Opt-out policy and the organ shortage problem: critical insights and practical considerations
The legal shift to an opt-out system of consent for deceased organ donation is now official in England, Wales, and Scotland. While it is commendable that national governments across the United Kingdom have publicly signalled their serious engagement with organ donation, it remains questionable that opt-out policy can in and of itself solve the public health issue of organ shortage. Opt-out policy risks becoming a futile solution if it fails to attend to key factors in clinical practice. Thus, this article provides critical insights and practical considerations in order to work towards increasing the availability of organs for transplantation: 1) organ donation specialists on their own are not enough, a collaborative hospital culture of donation is also needed; 2) investment in innovative perfusion technologies is fundamental to increase both the quantity and quality of organs utilised for transplants; and 3) opt-out does not solve the enduring problem of consent or authorisation for donation, rather than hoping that opt-out will shift the societal culture of donation and make donation the default choice, it is necessary to acknowledge that families’ authorisation remains essential and their emotional experience can neither be minimised nor excluded altogether. Importantly, consent rates are not the only factor to account for overall deceased donation rates. The organ shortage cannot be solely attributed to a matter of negative public attitudes reversible by law. Doing that does a disservice to the public and diverts strategic attention and resources from fostering the organisational and technological enablers of organ donation in clinical practice.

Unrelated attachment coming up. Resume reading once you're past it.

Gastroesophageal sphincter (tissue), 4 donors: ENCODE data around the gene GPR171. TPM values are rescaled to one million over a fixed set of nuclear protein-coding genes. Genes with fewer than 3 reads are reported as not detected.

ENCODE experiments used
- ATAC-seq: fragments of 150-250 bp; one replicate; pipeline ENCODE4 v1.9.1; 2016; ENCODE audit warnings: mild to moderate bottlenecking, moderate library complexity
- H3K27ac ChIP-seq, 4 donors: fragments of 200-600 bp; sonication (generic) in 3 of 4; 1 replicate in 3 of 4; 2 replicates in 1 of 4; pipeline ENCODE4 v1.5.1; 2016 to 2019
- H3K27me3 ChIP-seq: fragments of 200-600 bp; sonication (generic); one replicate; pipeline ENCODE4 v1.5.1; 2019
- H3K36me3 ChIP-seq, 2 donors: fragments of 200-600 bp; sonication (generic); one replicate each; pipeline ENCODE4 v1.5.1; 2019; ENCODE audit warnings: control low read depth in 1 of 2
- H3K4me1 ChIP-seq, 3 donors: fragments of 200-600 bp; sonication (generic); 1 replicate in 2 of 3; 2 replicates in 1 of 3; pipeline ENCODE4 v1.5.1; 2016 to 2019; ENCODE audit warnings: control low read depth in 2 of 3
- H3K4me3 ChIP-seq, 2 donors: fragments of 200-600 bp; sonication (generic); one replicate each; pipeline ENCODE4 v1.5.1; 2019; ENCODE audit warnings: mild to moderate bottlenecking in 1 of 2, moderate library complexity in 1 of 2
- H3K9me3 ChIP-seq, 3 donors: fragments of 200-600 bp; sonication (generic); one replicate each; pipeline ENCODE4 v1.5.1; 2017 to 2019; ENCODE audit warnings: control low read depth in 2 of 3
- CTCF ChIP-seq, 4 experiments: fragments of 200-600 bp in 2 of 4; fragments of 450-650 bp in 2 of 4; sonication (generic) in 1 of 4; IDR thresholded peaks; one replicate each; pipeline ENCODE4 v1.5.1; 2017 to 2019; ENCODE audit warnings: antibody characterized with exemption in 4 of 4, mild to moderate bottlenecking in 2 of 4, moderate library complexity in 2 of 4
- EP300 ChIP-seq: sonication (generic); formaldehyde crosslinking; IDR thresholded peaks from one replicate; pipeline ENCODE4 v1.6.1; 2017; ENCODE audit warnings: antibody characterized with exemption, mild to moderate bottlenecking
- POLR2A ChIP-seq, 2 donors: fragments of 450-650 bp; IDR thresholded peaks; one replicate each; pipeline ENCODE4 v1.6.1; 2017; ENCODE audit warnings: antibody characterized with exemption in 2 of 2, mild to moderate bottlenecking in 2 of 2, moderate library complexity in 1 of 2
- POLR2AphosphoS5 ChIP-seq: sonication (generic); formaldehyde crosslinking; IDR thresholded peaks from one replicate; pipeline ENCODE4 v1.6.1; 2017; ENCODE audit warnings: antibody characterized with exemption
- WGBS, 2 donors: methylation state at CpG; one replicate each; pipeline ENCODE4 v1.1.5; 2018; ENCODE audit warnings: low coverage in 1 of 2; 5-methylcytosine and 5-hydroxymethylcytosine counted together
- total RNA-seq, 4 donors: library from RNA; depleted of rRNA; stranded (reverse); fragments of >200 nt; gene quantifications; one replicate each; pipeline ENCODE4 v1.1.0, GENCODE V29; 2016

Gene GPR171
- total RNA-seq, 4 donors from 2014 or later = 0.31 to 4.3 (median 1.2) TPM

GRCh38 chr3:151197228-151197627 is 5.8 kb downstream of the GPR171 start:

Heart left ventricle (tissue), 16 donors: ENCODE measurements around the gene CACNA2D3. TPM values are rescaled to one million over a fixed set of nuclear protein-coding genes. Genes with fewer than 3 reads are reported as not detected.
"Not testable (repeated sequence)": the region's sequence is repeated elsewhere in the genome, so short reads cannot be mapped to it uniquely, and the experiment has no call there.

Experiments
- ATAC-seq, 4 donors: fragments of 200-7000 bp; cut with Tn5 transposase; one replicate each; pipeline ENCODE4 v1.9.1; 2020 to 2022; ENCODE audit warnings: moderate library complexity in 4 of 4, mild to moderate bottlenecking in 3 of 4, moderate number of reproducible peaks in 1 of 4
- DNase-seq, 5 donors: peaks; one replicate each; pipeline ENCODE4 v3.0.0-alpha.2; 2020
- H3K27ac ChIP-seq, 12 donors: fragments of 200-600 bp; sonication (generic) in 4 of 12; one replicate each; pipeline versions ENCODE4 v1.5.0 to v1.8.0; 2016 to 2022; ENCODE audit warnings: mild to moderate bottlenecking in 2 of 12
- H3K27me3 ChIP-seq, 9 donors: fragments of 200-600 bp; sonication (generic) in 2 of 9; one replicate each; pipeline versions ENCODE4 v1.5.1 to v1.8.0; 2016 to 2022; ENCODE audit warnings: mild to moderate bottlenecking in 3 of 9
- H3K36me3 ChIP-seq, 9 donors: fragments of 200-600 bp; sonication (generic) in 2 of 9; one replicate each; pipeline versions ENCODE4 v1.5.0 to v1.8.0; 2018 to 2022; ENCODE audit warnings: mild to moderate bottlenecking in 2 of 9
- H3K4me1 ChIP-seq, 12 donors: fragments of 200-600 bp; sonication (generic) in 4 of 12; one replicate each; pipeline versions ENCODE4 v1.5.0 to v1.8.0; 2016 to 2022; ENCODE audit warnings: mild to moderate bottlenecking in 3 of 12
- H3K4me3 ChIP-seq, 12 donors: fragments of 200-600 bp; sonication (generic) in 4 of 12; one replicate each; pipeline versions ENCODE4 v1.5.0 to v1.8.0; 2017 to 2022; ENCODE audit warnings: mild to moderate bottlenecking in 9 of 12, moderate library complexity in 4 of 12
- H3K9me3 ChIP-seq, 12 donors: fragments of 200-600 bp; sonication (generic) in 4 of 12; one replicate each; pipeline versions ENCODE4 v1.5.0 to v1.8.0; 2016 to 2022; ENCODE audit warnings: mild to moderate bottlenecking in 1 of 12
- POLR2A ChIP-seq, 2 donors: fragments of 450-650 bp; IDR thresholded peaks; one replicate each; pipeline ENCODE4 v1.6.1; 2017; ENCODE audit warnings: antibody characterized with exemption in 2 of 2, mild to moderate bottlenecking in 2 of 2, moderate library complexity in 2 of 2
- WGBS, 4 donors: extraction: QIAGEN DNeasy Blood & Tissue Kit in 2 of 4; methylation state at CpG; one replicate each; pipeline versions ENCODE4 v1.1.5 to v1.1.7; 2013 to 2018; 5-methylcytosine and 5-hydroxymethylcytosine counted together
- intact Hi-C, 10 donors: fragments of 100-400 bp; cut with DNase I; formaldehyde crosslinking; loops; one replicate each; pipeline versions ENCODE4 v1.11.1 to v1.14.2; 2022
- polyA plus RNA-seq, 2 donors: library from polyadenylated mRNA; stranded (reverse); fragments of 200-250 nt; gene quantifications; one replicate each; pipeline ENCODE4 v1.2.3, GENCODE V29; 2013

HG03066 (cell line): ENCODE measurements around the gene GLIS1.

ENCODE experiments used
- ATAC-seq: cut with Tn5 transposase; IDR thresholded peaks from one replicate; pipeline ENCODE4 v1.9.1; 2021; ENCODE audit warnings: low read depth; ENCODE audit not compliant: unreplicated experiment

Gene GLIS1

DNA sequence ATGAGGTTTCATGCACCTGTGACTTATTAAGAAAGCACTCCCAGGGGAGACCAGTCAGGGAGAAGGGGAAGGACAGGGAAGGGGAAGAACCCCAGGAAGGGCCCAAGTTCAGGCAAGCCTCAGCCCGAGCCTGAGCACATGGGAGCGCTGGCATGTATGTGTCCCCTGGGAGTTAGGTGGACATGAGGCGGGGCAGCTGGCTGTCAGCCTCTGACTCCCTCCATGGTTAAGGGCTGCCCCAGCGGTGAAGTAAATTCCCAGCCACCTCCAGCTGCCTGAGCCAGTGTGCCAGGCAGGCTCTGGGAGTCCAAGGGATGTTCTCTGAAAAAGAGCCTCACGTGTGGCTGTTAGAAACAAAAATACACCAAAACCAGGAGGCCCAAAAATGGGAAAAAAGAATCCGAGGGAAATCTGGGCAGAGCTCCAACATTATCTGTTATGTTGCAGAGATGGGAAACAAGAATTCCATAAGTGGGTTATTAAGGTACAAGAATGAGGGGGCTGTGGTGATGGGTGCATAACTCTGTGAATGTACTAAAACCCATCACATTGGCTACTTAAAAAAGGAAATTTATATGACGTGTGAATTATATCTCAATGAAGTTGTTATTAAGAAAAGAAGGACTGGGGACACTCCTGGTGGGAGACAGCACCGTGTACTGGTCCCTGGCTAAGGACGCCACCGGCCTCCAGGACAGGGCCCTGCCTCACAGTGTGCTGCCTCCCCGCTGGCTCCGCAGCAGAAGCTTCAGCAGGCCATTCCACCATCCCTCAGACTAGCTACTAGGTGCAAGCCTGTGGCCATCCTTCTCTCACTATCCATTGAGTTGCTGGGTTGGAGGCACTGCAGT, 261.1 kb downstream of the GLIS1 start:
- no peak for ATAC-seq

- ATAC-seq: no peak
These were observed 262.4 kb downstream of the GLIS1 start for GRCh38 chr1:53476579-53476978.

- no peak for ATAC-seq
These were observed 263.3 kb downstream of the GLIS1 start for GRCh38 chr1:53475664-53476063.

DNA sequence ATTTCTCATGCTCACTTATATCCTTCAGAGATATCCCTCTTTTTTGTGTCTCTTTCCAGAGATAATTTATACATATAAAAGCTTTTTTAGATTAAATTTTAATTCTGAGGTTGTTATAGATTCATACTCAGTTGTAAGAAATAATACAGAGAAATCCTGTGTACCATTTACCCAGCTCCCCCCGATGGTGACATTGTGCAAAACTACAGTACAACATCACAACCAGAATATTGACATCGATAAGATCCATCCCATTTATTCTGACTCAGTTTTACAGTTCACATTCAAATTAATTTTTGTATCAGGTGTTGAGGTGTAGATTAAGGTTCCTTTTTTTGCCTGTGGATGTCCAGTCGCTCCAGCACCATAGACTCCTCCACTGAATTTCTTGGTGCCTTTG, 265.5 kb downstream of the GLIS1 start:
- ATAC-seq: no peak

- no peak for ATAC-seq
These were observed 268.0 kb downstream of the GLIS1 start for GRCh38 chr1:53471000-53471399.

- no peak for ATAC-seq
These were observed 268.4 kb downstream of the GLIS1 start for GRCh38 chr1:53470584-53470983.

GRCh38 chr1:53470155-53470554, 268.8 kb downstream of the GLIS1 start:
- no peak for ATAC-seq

Bea, Sara. 2021, ‘Opt-out policy and the organ shortage problem: critical insights and practical considerations’, TRANSPLANTATION REVIEWS, vol. 35, no. 1, 100589.